But we read good things in this forum about Revo Uninstaller and Microsofts Windows Installer Cleanup Utility.


Collapse -
by Xx1Dustin1Xx / July 11, 2010 9:07 PM PDT
Collapse -
Regarding Stubborn Crap That Slows Down Your Computer
by iknowenuf2Bdangerous / November 9, 2010 12:38 PM PST

I had been experiencing the same slowness on my CPU but couldn't find any spyware, etc. but it got slow especially after I tried installing some free crappy anti-virus program. Anyway, one thing I found that helped my system was to do turn off all the start-up programs, and that seems to have helped. Anyway, here's what I did:

(I'm Running Windows XP SP2)
Start Button > Run... > type "msconfig" > hit "OK"

Clicked the "Startup" tab across the top.

It would probably be a good idea at this point to make a list of anything that is not checked in the list.

Clicked the button "Disable All"

You'll notice you can "Enable All," thats why I'd recommend making a list of anything not checked.

Click OK.

At this point I got a message about not being able to access a service, unless I'm an administrator, which I am, so I hit OK. Twice. Jeez.

You'll be asked to restart.

When your system boots up again, you'll see a message that tells you the startup has been altered or something. Say "OK," (I left the box marked "Do not show this again" unchecked as a reminder of the items I removed from auto-starting in case 6 months down the line something didn't work and I don't remember what I changed).

At the next prompt, I hit "exit without restart."

That seemed to get things back to normal, and so far I haven't run into anything that doesn't work without those things running as startup items.

Can't say if this is really safe, but updates still work, virus updates, etc. So far so good.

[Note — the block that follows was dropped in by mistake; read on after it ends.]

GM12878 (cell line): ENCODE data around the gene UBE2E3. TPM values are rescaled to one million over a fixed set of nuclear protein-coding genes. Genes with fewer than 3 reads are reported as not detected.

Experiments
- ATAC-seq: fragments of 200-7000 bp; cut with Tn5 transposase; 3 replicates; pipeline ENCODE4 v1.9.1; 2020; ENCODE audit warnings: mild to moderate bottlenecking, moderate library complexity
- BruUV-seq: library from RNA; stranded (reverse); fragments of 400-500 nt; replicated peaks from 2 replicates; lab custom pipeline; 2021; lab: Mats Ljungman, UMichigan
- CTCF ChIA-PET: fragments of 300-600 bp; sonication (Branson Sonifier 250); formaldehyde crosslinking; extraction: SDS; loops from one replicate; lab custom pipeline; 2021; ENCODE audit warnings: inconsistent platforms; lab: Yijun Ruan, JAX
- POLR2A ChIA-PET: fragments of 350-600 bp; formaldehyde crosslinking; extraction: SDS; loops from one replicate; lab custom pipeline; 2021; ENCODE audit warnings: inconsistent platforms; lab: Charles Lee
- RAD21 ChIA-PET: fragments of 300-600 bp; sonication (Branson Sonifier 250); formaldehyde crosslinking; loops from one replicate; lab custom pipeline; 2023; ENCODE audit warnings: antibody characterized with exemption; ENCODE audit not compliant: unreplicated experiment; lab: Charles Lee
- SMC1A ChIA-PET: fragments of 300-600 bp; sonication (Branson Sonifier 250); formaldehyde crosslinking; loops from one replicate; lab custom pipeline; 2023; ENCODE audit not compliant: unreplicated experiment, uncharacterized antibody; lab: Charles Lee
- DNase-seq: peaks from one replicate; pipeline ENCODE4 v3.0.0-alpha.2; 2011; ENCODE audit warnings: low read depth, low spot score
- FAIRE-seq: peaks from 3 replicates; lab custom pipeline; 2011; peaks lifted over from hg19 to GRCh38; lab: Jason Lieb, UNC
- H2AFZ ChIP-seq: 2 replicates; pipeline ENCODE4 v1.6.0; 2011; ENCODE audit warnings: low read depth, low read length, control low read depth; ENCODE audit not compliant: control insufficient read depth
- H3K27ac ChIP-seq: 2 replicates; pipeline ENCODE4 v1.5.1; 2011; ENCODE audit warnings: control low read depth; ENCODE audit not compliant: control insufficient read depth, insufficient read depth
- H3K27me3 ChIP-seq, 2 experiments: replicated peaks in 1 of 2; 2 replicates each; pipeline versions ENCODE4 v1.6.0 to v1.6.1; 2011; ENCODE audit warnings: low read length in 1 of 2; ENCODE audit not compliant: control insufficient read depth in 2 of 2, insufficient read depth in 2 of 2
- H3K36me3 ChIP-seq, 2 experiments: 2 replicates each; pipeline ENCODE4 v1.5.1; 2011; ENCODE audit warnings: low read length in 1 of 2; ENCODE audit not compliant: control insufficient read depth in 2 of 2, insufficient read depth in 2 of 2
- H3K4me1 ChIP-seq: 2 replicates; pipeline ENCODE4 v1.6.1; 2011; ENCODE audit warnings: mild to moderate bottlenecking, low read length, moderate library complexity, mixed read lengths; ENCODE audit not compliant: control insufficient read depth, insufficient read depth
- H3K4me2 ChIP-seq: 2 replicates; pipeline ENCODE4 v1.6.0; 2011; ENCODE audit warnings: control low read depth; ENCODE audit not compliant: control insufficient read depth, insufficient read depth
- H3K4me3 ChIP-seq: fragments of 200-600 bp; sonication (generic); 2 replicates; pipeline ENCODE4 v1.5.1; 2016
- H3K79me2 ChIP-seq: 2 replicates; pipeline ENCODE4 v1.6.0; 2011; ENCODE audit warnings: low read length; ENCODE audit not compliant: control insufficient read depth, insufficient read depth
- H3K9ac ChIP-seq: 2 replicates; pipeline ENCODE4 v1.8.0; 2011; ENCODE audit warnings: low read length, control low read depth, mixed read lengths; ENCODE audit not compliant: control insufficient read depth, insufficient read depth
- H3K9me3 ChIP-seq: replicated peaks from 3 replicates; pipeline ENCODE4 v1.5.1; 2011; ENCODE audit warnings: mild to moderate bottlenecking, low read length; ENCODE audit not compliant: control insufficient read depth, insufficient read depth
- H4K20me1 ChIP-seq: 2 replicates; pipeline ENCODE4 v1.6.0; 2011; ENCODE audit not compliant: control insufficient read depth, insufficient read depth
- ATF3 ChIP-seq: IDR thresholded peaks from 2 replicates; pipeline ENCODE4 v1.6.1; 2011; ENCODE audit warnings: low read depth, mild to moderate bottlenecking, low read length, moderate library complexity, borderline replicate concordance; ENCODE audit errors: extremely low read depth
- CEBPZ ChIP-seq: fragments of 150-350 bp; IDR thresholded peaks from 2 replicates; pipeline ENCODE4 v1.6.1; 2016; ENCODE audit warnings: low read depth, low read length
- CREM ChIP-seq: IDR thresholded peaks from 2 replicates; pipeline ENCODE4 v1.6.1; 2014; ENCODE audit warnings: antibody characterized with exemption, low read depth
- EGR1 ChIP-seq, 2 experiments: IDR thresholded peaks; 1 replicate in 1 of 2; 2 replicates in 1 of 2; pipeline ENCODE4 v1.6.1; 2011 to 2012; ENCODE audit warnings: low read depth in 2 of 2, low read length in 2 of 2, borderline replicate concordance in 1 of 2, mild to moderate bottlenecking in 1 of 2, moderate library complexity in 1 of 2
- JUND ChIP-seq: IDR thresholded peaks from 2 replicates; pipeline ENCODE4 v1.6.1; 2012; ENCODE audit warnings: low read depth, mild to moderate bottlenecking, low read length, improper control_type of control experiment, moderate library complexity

You can always go back to the msconfig and turn it all back on if something won't respond.

Anyway, hope that helps or is of use to someone else out there.

Please don't sue me if it goes haywire Happy

Collapse -
Just A Note About "Disable All"...
by Grif Thomas Forum moderator / November 13, 2010 9:02 AM PST

Generally, there are important programs in the "Startup" tab which need to remain CHECKED. For example, Unchecking your antivirus program will indeed free up memory and speed things up but it leaves the computer defenseless.

Instead of disabling all the items in "msconfig", do a little research and find which ones can SAFELY be disabled. Your basic advice is correct.. Disabling some of the items there helps free up memory/resources and speeds things up.. Still, it's better to CHOOSE which items you want disabled.

Hope this helps.


Popular Forums
Computer Newbies 10,686 discussions
Computer Help 54,365 discussions
Laptops 21,181 discussions
Networking & Wireless 16,313 discussions
Phones 17,137 discussions
Security 31,287 discussions
TVs & Home Theaters 22,101 discussions
Windows 7 8,164 discussions
Windows 10 2,657 discussions


Help, my PC with Windows 10 won't shut down properly

Since upgrading to Windows 10 my computer won't shut down properly. I use the menu button shutdown and the screen goes blank, but the system does not fully shut down. The only way to get it to shut down is to hold the physical power button down till it shuts down. Any suggestions?